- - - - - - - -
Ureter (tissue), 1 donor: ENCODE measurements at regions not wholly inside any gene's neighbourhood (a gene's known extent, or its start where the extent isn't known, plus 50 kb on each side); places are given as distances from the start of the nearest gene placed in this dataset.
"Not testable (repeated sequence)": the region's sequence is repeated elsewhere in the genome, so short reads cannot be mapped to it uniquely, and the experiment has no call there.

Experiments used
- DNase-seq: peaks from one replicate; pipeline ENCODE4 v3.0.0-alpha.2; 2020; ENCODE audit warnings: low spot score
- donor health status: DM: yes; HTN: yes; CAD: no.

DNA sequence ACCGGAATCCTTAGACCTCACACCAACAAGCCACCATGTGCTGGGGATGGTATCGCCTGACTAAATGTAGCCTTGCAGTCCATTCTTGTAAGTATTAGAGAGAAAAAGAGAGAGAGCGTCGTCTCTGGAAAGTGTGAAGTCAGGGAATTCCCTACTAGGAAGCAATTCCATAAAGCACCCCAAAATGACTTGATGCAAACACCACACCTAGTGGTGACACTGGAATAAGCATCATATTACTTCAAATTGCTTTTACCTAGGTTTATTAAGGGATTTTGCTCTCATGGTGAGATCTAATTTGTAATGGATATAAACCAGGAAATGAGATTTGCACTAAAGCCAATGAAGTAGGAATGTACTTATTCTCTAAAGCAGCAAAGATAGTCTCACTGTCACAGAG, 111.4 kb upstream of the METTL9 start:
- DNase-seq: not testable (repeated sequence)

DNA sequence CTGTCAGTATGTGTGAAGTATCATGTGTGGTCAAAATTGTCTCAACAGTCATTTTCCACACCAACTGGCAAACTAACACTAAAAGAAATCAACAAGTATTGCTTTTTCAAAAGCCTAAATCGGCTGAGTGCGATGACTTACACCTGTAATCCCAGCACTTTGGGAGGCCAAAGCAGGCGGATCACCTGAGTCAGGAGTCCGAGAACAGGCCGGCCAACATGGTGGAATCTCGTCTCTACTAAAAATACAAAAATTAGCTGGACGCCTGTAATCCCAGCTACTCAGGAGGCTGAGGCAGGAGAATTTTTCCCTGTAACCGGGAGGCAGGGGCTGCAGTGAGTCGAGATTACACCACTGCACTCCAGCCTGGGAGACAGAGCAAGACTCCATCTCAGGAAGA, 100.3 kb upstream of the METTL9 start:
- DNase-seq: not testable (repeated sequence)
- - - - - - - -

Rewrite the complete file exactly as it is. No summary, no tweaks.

Ureter (tissue), 1 donor: ENCODE measurements at regions not wholly inside any gene's neighbourhood (a gene's known extent, or its start where the extent isn't known, plus 50 kb on each side); places are given as distances from the start of the nearest gene placed in this dataset.
"Not testable (repeated sequence)": the region's sequence is repeated elsewhere in the genome, so short reads cannot be mapped to it uniquely, and the experiment has no call there.

Experiments used
- DNase-seq: peaks from one replicate; pipeline ENCODE4 v3.0.0-alpha.2; 2020; ENCODE audit warnings: low spot score
- donor health status: DM: yes; HTN: yes; CAD: no.

DNA sequence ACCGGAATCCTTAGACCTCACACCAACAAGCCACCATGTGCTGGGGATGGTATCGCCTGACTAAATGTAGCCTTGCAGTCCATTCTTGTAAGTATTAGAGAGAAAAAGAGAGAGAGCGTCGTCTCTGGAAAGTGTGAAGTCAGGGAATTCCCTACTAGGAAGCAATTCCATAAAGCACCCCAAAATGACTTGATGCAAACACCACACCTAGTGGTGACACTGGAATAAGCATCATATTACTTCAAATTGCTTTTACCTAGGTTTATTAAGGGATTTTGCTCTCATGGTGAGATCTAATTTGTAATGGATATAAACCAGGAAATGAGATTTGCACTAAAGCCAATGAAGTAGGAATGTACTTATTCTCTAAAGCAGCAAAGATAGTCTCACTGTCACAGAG, 111.4 kb upstream of the METTL9 start:
- DNase-seq: not testable (repeated sequence)

DNA sequence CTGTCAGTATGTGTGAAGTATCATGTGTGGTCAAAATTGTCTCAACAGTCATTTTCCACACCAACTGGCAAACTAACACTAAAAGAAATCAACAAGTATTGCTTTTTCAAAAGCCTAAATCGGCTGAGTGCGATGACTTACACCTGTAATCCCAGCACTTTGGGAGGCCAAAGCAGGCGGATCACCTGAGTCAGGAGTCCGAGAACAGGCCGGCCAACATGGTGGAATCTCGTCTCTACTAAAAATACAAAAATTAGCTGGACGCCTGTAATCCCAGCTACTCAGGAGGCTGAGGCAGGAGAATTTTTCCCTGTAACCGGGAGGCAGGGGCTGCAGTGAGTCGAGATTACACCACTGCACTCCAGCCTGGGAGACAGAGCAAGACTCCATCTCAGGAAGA, 100.3 kb upstream of the METTL9 start:
- DNase-seq: not testable (repeated sequence)